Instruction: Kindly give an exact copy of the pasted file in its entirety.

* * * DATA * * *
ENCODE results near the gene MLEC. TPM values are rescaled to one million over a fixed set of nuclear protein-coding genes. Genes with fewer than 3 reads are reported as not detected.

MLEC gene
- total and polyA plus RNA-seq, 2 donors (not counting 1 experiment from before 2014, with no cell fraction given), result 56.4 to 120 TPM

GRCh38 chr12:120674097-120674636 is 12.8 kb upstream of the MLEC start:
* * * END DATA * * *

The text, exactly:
ENCODE results near the gene MLEC. TPM values are rescaled to one million over a fixed set of nuclear protein-coding genes. Genes with fewer than 3 reads are reported as not detected.

MLEC gene
- total and polyA plus RNA-seq, 2 donors (not counting 1 experiment from before 2014, with no cell fraction given), result 56.4 to 120 TPM

GRCh38 chr12:120674097-120674636 is 12.8 kb upstream of the MLEC start: